Britons Back No Deal if EU Rejects Johnson’s Proposals

Activists hold up placards from the Leave Means Leave Pro-Brexit campaign group outside the Houses of Parliament in London on Janaury 8, 2019. - British MPs are set to hold a critical vote on January 15 on the Brexit agreement negotiated by Prime Minister Theresa May, her spokesman said on …

A poll shows a plurality of Britons want Prime Minister Boris Johnson to deliver Brexit on October 31st without a deal if the EU does not agree to new exit proposals.

The ComRes poll revealed 42 per cent of Britons agree with the statement: “If the EU doesn’t agree to Boris Johnson’s proposals for a Brexit deal, the UK should leave on 31 Oct without a deal.” Forty per cent disagree.

The poll also showed that more people would feel “angry” (40 per cent) than “relieved” (37 per cent) if the UK does not leave on Halloween.

These results follow another ComRes survey showing Britons would blame Brussels, Remainer MPs, and the UK Parliament more than Prime Minister Johnson if there was another delay.

European leaders have all but officially rejected the prime minister’s revised withdrawal deal. Leo Varadkar, prime minister of the Republic of Ireland, said on Tuesday night: “I think it’s going to be very difficult to secure an agreement by next week, quite frankly.”

On Monday night, a well-placed source in Number 10 told The Spectator that: “The negotiations will probably end this week.”

A Downing Street source said that following a telephone call between Prime Minister Boris Johnson and German Chancellor Angela Merkel on Tuesday, it was apparent that “a deal is essentially impossible not just now but ever”.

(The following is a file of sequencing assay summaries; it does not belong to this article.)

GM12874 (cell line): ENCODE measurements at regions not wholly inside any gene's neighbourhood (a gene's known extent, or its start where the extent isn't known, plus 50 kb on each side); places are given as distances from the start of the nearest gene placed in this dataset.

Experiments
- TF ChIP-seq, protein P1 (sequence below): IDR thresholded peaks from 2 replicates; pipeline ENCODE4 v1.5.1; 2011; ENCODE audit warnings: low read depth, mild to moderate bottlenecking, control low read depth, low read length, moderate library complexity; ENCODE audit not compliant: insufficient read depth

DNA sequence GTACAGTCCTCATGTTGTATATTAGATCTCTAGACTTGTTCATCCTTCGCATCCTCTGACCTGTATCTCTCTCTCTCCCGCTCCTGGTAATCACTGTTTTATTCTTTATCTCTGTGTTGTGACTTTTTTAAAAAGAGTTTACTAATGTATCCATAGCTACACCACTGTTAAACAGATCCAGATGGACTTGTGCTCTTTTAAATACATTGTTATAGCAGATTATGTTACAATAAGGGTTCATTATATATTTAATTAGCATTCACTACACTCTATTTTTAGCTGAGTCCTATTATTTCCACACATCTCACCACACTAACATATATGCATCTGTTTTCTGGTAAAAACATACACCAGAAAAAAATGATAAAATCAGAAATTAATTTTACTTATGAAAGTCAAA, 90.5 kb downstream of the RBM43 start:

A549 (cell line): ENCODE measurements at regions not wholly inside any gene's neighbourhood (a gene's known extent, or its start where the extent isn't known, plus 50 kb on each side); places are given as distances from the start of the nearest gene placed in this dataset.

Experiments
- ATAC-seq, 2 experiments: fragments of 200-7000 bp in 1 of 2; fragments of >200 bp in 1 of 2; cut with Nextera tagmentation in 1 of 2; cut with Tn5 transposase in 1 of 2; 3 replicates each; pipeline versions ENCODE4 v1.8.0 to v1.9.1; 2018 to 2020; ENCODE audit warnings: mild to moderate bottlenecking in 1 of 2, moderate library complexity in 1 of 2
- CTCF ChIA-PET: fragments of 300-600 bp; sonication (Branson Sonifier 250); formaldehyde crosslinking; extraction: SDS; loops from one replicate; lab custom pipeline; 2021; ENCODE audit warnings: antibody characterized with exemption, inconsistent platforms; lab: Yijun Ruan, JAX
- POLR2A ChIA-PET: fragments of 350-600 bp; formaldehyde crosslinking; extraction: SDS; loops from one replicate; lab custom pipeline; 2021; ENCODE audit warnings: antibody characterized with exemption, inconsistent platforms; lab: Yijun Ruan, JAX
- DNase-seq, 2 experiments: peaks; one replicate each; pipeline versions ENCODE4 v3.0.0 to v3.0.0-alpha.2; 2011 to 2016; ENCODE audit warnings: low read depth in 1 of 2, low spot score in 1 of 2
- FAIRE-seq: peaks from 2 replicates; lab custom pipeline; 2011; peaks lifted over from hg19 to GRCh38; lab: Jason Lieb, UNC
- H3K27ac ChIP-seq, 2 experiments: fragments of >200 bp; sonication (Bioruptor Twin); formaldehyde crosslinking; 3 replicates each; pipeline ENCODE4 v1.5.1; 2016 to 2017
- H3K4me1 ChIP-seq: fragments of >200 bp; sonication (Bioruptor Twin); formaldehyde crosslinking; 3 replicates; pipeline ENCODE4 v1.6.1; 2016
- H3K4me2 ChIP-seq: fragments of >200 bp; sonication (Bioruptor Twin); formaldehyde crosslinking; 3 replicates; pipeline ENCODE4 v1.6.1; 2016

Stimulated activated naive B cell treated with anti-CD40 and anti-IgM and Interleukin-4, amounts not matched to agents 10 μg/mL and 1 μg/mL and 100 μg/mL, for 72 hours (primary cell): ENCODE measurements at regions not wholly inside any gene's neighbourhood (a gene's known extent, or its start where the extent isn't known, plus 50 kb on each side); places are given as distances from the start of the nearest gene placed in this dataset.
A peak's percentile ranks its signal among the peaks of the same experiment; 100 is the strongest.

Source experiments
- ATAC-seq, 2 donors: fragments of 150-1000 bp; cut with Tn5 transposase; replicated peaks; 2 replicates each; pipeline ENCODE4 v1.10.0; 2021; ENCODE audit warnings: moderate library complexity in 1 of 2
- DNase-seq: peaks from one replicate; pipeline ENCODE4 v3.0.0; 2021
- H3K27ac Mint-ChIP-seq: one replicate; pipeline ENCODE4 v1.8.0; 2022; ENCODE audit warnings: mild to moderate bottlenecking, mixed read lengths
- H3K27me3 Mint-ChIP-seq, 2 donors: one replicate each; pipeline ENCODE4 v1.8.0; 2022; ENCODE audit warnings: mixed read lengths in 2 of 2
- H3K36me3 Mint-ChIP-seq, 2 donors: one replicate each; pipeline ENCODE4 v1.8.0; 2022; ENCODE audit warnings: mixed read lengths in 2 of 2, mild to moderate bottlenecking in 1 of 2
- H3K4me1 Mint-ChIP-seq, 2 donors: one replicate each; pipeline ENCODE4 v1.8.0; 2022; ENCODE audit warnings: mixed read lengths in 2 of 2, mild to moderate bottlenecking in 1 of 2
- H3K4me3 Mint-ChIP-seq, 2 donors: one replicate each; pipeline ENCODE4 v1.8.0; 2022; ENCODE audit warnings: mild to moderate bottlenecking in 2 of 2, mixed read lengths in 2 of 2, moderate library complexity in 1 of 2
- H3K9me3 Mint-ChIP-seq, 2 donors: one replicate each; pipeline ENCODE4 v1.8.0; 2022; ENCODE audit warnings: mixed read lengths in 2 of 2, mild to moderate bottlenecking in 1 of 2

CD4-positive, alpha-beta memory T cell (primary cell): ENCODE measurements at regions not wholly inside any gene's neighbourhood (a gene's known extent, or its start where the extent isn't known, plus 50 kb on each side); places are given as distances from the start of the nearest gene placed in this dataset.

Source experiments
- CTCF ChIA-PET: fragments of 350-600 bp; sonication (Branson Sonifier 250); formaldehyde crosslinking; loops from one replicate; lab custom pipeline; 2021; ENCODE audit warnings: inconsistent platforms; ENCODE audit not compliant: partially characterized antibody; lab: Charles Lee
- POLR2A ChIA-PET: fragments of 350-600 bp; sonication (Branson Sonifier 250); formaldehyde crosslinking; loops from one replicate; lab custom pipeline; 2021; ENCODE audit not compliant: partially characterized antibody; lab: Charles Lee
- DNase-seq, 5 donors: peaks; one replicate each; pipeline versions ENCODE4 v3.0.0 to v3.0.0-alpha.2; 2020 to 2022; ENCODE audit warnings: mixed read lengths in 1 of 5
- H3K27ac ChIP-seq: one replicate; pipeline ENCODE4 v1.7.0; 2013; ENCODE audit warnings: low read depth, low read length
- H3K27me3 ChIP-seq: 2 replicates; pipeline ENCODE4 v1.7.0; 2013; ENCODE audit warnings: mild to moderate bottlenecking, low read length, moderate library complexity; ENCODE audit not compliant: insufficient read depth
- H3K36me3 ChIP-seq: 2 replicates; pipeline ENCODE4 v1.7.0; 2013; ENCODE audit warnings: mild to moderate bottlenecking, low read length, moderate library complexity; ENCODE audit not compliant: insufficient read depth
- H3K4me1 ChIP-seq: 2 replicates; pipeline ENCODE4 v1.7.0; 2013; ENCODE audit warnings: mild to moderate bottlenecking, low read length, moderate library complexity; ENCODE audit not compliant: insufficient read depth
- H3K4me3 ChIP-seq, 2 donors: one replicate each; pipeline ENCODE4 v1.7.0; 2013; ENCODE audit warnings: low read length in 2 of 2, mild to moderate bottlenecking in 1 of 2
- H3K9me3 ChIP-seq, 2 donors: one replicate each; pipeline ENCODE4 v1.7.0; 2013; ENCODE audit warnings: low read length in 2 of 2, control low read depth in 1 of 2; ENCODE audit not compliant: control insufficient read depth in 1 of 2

Chancellor Merkel was reported to have said that “the UK cannot leave without leaving Northern Ireland behind in a customs union and in full alignment forever”.

“She made clear a deal is overwhelmingly unlikely and she thinks the EU has a veto on us leaving the Customs Union,” the source told media.

The prime minister has until October 19th to agree on an exit treaty with the bloc or be forced by the Benn Act to seek another delay. However, the prime minister has said that he would not ask to extend Article 50. The Number 10 source said that the government’s legal team is looking into loopholes in the Benn Act which would allow the UK to deliver Brexit, as promised, on October 31st.

Michael Gove, the minister in charge of Brexit preparations, said that the country was ready for a clean-break Brexit on October 31st.

Mr Gove wrote in his readiness report, which covers areas including medicine, travel, and trade, that “we can now confidently say that the UK is prepared to leave the EU without a deal on 31 October. It shows that we are ready to honour the promises that were made to the British people, and we will grasp the opportunities that so many voted for three years ago.”

On Wednesday, the Bank of England said that its financial systems were ready for a no-deal Brexit. The UK’s central bank said that temporary permissions, legislation, and other preparations have been made to “ensure that households and businesses will be able to use existing and new services from EU financial institutions”.


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